It’s Super Bowl Sunday, a day when most of the nation will gather in front of television sets and root for one of two teams.
Which actually makes today like any other day in America. The only thing that changes is the game.
It has been six months since deciding to use this blog to explore what the notion of being “American” means. Yet I still have not yet followed up on it. Yes, being the World’s Laziest Blogger is a part of that. But another part is that the more you try to come to the topic, the less prepared you feel. So I’ve been doing a lot of reading.
This entry is not a product of that reading.
Instead, it is the product of a professional life spent covering teams and fans. And of the growing realization that these phenomena are not relegated to sports alone.
I owe a debt to the great writer/minister Frederick Buechner, who points out that religious denominations are very much like teams. He writes:
“It is not so much differences . . . that keep the denominations apart as it is something more nearly approaching team spirit. Somebody from a long line of Congreagationalists would no more consider crossing over to the Methodists than a Red Sox fan would consider rooting for the Mets.”
Buechner, as always, is perceptive even beyond his immediate subject. He wrote those words in 1988, and life since then has become even more a spectator sport.
Listen to political pundits and notice the sports terminology of their debates. But more than that, note that increasingly people are less aligned with ideas or principles and more aligned with a side.
Our teams even have colors now. There are red states, and blue states.
And for a great many, allegiance is as arbitrary as it is in sports. After a recent column I wrote exploring how my two sons could be fans of differing rival teams, I was flooded with email from people who either had experienced the same, or had avoided the same through strict indoctrination. One man proudly sent me a YouTube link of his 2-year-old son spelling “C-A-R-D-S,” followed by the words, “I hate UK.” And it worked both ways, even among older fans. One Louisville professor chastised me that he would never let a son attend UK, for its academic inferiority is well-known. If he’d been writing from Yale, I’d have given him some leeway. But is there truly a dollar’s worth of difference between Kentucky’s two largest state universities?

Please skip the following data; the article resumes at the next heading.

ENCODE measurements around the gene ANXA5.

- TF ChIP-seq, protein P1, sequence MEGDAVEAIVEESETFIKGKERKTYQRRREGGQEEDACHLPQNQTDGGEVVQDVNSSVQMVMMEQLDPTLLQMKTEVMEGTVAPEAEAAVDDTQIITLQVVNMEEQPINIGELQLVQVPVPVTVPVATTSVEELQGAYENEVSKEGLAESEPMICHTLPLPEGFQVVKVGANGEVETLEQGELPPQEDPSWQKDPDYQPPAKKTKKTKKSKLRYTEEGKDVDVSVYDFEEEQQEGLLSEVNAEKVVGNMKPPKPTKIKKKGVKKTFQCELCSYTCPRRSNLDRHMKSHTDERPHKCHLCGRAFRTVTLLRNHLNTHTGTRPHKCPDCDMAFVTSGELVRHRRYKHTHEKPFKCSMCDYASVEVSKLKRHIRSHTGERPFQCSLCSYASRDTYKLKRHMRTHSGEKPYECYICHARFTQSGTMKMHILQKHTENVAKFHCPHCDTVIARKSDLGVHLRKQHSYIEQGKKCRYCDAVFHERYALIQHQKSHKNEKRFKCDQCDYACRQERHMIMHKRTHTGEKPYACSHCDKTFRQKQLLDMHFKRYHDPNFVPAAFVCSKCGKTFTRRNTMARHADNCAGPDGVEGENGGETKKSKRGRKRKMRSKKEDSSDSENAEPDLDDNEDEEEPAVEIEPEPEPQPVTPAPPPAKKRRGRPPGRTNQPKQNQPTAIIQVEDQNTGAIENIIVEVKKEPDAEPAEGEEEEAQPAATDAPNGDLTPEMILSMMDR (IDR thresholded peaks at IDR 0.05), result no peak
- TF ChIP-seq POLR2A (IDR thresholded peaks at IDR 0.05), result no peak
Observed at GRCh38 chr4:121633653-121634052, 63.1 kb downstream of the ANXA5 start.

Regardless, a great many have views that are shaped en masse, by team identification, by friends at church or school, favorite media personalities, or by long history — “my parents were (your political bent here), and so am I.”
And the media, far too often, have allowed themselves to be identified with teams. The team concept sells. It is good television. You know you’re appealing to at least half of the audience. It creates natural drama. But it also creates inconsistency. One outlet will criticize something that the right is doing, but not criticize the same thing when the left does it. And vice versa.
Teams. Media critic John Katz, in a C-SPAN interview, contrasted the ideals of Thomas Paine with ours today:
“Today you don’t have journalists arguing a point of view. You have journalists who are paid to argue the same point of view every week and pretend to be passionate about it. That’s the opposite of reason. It’s like the cockfight every week where people get together and debate each other and score points on each other. “
Here is what Paine, our first political pundit, said: “When men yield up the privilege of thinking, the last shadow of liberty quits the horizon.”
I expect it of sports fans, to approve of actions by their own coaches and players that they would not tolerate from opponents.
But we should not be a nation of fans. Otherwise those who say they are for limited government can see their team preside over the greatest confiscation of personal liberties in a generation and approve of it. Or those who come to power protesting an unjust war can preside over the escalation of just as questionable a war somewhere else. (This on the heels of news that our nation is going to pay money we do not have to tribes we cannot control to prop up a government we do not trust in a nation we cannot subdue.)
As I have begun to organize thoughts over what “American” means, the starting point has always come back to freedom. Though it has not always been attainable for all people in this nation, it was the defining desire of its founding, and the motivating principle of its inhabitants.
That I can type these words and fear no knock at the door as the result of them is a thing not to be taken for granted.
Yet today, freedoms of Americans are assaulted from all sides, not just by government, but by corporations allowed to amass monolithic power and by the constant shout of what author George Saunders calls “the brain-dead megaphone” of media, which turns the attention of the public away from the essential issues of its day toward this back-and-forth battle of teams.
So, I suppose, this is the first task in getting to the root of what it means to be “American.” To get beyond the teams.
More Americans will watch the Super Bowl today than will watch any other event or program this year. They will fix their attention on two teams and await the outcome. It has become a mini-holiday for much of the nation, and American tradition.
But the team-spectator-fan mentality that attends it is not an American tradition, or at least, is not a tradition that supersedes the most important American traditions: Freedom and individual liberty.
In this, the cliche is presciently true: “There is no ‘I’ in team.”